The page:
bushfriend, I do believe that the Tenth Dimension is the one which exceeds the other Nine
However i see you haven't used the search engine so here you are.
A 10 Dimensional Universe
The curious feature of superstrings, however, is that they can only vibrate in 10 dimensions. This is, in fact, one of the reasons why it can unify
the known forces of the universe: in 10 dimensions there is “more room” to accommodate both Einstein's theory of gravity as well as sub-atomic
In some sense, previous attempts at unifying the forces of nature failed because a standard four dimensional theory is “too small” to jam all the
forces into one mathematical framework. To visualize higher dimensions, consider a Japanese tea garden, where carp spend their entire lives swimming
on the bottom of a shallow pond. The carp are only vaguely aware of a world beyond the surface. To a carp “scientist,” the universe only consists of
two dimensions, length and width.
There is no such thing as “height.” In fact, they are incapable of imagining a third dimension beyond the pond. The word “up” has no meaning for them.
(Imagine their distress if we were to suddenly lift them out of their two dimensional universe into “hyperspace,” i.e. our world!) However, if it
rains, then the surface of their pond becomes rippled. Although the third dimension is beyond their comprehension, they can clearly see the waves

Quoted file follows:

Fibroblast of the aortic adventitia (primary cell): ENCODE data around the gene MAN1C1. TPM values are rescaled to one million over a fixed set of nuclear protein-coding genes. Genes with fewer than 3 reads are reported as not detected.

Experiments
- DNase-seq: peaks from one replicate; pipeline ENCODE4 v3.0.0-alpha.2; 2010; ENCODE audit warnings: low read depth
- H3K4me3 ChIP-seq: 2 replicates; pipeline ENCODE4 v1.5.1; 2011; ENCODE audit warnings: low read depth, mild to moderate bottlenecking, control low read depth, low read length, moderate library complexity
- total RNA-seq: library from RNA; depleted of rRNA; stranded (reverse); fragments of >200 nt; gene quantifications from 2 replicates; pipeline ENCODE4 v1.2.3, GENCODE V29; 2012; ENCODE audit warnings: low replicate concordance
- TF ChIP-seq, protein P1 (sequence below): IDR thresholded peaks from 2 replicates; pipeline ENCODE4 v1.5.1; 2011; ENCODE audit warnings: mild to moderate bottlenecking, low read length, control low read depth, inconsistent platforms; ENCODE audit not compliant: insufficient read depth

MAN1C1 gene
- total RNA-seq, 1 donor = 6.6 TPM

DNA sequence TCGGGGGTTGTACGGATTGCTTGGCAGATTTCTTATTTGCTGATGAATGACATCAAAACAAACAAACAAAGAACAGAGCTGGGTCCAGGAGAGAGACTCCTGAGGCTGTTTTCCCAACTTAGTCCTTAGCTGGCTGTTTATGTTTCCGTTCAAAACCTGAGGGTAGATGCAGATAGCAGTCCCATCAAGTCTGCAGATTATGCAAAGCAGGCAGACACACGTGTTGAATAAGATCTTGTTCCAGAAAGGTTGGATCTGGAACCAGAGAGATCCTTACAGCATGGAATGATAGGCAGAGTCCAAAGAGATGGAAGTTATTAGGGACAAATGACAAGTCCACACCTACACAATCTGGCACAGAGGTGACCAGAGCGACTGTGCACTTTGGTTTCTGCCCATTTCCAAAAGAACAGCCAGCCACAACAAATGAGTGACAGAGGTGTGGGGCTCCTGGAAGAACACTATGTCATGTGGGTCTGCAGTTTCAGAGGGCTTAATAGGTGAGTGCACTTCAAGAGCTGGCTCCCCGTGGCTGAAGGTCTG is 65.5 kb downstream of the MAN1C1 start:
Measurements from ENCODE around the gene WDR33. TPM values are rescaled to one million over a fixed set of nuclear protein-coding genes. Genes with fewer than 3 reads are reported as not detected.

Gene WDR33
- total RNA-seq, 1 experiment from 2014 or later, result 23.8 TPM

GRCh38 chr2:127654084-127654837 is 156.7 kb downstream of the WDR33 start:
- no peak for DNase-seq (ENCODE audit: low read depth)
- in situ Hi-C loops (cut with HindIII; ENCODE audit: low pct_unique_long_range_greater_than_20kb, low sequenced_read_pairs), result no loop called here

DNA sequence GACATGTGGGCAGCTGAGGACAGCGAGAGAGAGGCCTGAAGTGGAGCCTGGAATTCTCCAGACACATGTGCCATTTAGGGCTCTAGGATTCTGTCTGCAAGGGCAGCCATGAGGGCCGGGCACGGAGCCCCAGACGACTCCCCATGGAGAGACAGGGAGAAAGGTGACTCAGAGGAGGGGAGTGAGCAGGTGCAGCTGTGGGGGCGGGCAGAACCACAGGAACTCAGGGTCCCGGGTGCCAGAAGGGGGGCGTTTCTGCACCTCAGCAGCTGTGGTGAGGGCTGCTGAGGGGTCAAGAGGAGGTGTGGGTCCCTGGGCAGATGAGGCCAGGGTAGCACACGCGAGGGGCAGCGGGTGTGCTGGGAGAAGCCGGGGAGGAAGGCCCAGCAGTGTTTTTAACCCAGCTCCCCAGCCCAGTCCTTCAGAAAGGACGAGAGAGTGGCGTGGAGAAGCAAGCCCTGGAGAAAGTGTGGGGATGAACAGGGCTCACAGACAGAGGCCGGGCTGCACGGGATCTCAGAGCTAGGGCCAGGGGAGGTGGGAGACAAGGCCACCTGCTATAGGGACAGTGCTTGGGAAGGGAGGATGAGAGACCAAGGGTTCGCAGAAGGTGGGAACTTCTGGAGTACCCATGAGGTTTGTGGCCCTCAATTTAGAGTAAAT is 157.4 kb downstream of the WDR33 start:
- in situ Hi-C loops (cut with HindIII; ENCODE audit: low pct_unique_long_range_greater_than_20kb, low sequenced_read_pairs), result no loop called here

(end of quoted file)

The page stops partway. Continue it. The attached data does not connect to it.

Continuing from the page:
traveling on the pond's surface. Likewise, although we earthlings cannot “see” these higher dimensions, we can see their ripples when they vibrate.
According to this theory, “light” is nothing but vibrations rippling along the 5th dimension. By adding higher dimensions, we can easily accommodate
more and more forces, including the nuclear forces. In a nutshell: the more dimensions we have, the more forces we can accommodate. One persistent
criticism of this theory, however, is that we do not see these higher dimensions in the laboratory.
At present, every event in the universe, from the tiniest sub-atomic decay to exploding galaxies, can be described by 4 numbers (length, width, depth,
and time), not 10 numbers. To answer this criticism, many physicists believe (but cannot yet prove) that the universe at the instant of the Big Bang
was in fact fully 10 dimensional. Only after the instant of creation did 6 of the 10 dimensions “curled up” into a ball too tiny to observe.
In a real sense, this theory is really a theory of creation, when the full power of 10 dimensional space-time was manifest.
[Edited on 6-5-2004 by Sapphire]